One hundred and ten clinical sputum samples were collected for LAMP-based surveillance of K. pneumoniae from ICU patients with clinically suspected multi-resistant infections in three top hospitals of Beijing. Ten sputum samples from healthy people were collected as controls. Both LAMP and PCR assay were involved to analyze the clinical samples. As shown in Figure 5, of the 110 clinical samples, LAMP detected 32 positive samples while 25 were detected by PCR. Then, 32 K. pneumoniae strains were successfully cultured from these positive samples. The healthy control samples all tested negative in each of the assays. The sequence analysis of the rcsA genes from K. pneumoniae isolates confirmed conservation with the nucleotide sequences of reported gene.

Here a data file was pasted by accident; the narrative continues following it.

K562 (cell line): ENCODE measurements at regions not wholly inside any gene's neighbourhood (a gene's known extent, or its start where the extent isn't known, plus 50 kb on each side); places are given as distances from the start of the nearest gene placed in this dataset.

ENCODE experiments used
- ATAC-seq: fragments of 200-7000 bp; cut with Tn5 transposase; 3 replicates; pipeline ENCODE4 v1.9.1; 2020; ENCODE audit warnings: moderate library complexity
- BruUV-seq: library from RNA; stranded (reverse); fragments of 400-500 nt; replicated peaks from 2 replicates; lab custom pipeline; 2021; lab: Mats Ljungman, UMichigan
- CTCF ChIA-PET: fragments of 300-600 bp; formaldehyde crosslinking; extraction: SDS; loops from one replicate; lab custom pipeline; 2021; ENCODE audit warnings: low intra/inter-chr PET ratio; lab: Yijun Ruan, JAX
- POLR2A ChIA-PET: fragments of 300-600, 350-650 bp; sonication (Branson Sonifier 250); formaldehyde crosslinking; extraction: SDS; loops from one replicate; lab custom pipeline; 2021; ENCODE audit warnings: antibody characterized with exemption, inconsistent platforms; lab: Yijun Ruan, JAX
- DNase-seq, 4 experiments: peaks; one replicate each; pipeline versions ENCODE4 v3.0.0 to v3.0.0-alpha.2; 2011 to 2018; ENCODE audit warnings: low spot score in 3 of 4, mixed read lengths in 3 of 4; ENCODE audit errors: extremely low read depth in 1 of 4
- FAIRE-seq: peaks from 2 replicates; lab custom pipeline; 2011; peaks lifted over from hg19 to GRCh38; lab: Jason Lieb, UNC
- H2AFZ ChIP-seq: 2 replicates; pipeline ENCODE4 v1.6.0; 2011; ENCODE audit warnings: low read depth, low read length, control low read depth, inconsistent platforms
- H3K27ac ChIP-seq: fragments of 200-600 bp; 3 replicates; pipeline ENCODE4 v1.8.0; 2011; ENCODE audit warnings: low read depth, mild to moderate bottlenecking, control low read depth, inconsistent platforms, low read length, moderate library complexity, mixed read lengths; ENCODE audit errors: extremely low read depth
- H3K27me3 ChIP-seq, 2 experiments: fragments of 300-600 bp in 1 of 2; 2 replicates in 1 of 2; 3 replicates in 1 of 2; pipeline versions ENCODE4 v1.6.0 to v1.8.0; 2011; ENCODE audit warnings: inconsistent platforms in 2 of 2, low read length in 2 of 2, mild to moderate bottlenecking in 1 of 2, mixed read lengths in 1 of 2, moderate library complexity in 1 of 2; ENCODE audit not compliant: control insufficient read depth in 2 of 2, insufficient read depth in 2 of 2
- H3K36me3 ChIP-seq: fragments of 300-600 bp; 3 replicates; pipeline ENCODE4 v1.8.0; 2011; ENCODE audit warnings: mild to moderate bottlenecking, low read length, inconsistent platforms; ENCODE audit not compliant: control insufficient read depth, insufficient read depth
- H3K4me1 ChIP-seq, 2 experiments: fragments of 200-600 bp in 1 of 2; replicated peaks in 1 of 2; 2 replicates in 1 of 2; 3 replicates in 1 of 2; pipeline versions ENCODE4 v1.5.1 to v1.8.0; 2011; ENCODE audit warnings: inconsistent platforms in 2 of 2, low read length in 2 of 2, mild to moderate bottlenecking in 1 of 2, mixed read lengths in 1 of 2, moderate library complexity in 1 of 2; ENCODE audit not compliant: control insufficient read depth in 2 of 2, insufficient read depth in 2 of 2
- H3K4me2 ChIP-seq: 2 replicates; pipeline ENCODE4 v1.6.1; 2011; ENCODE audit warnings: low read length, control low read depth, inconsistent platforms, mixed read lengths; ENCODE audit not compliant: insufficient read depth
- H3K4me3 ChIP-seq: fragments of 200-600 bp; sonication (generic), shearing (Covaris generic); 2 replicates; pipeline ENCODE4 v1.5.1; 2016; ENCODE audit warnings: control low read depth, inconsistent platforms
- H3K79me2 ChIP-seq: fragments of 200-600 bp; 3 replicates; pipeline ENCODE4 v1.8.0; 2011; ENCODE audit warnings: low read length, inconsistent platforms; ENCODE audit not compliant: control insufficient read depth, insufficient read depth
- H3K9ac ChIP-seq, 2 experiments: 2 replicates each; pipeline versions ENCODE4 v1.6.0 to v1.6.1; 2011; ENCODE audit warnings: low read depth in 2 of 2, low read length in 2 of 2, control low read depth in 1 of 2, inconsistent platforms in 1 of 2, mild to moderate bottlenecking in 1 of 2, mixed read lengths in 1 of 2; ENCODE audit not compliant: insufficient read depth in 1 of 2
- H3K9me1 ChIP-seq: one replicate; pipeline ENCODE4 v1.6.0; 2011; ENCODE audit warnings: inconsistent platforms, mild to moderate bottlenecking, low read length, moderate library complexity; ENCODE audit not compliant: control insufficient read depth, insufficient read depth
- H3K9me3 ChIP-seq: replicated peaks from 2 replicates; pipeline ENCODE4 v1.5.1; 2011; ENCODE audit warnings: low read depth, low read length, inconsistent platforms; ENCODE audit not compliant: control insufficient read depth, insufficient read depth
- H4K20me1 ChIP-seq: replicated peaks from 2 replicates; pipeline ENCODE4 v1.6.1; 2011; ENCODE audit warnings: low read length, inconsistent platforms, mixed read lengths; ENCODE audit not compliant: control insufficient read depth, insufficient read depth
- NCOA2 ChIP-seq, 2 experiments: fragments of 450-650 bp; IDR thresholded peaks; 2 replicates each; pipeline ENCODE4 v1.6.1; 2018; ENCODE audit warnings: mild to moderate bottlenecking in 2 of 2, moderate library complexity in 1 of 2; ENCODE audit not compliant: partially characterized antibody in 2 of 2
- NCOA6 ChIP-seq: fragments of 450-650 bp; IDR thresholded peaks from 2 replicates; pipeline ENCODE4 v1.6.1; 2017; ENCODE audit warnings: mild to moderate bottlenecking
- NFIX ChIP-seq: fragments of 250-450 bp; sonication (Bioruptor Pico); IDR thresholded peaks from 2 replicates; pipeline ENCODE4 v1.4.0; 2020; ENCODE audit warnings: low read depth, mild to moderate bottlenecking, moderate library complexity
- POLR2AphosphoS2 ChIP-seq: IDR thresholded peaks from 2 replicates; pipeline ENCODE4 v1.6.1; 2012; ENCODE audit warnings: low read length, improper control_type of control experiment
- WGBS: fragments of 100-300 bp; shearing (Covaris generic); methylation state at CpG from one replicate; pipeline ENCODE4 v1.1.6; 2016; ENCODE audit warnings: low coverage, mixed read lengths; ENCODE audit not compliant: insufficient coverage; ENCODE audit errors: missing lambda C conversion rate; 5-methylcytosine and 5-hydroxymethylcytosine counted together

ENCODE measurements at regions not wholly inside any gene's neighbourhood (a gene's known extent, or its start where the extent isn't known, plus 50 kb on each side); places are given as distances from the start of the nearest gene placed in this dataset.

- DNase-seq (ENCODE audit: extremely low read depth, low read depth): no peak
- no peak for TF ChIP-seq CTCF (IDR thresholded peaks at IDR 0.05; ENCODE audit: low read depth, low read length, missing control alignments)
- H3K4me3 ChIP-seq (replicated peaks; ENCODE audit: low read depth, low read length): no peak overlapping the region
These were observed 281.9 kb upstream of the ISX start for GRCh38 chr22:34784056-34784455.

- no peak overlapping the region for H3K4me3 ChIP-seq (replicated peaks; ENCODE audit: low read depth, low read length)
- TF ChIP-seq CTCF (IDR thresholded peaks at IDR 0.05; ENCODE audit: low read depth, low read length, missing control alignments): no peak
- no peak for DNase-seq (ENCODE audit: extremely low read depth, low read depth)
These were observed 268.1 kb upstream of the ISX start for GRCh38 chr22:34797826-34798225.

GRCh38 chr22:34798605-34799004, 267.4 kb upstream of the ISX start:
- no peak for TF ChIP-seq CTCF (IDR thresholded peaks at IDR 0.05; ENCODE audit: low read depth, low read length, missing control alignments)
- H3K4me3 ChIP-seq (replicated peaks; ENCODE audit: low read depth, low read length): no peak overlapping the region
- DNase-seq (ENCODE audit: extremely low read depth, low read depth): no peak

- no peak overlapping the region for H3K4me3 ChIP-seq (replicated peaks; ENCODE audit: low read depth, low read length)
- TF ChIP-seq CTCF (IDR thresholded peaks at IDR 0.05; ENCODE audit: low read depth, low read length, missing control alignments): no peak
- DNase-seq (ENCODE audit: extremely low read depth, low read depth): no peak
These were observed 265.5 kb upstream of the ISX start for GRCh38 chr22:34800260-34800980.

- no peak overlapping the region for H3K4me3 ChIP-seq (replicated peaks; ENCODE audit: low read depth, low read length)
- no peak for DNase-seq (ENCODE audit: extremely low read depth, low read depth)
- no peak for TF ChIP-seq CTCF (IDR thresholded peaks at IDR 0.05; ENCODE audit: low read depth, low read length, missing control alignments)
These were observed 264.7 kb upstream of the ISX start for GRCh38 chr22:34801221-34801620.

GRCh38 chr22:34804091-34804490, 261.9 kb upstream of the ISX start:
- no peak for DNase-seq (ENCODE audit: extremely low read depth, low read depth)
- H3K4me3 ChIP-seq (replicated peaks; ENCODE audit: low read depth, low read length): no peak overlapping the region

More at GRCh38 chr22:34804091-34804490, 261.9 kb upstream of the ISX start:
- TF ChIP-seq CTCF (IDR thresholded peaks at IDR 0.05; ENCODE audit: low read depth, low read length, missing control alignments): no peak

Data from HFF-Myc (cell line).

Figure 5. LAMP results for K. pneumoniae isolates from clinical samples. (A) Turbidity was monitored every 6 s using a Loopamp Realtime Turbidimeter at 650 nm. (B) The results were visualized by the addition of 1 μl of fluorescent detection reagent to the 25 μl LAMP reaction mixture before the LAMP reaction. 1, Negative control (double-distilled water); 2, positive control (K. pneumoniae ATCC BAA-2146); 3, K. pneumoniae WJ-48; 4, K. pneumoniae WJ-50; 5, K. pneumoniae WJ-51; 6, K. pneumoniae WJ-52; 7, K. pneumoniae WJ-53; 8, K. pneumoniae WJ-57; 9, K. pneumoniae WJ-58; 10, K. pneumoniae WJ-60; 11, K. pneumoniae WJ-61; 12, K. pneumoniae WJ-64; 13, K. pneumoniae WJ-65; 14, K. pneumoniae WJ-66; 15, K. pneumoniae WJ-68; 16, K. pneumoniae 301-052; 17, K. pneumoniae 301-207; 18, K. pneumoniae 301-263; 19, K. pneumoniae 301-432; 20, K. pneumoniae 301-416; 21, K. pneumoniae 301-323; 22, K. pneumoniae 301-365; 23, K. pneumoniae 301-282; 24, K. pneumoniae 301-406; 25, K. pneumoniae 301-158; 26, K. pneumoniae 307-206; 27, K. pneumoniae 307-082; 28, K. pneumoniae 307-429; 29, K. pneumoniae 307-095; 30, K. pneumoniae 307-003; 31, K. pneumoniae 307-030; 32, K. pneumoniae 307-194; 33, K. pneumoniae 307-356; 34, K. pneumoniae 307-235.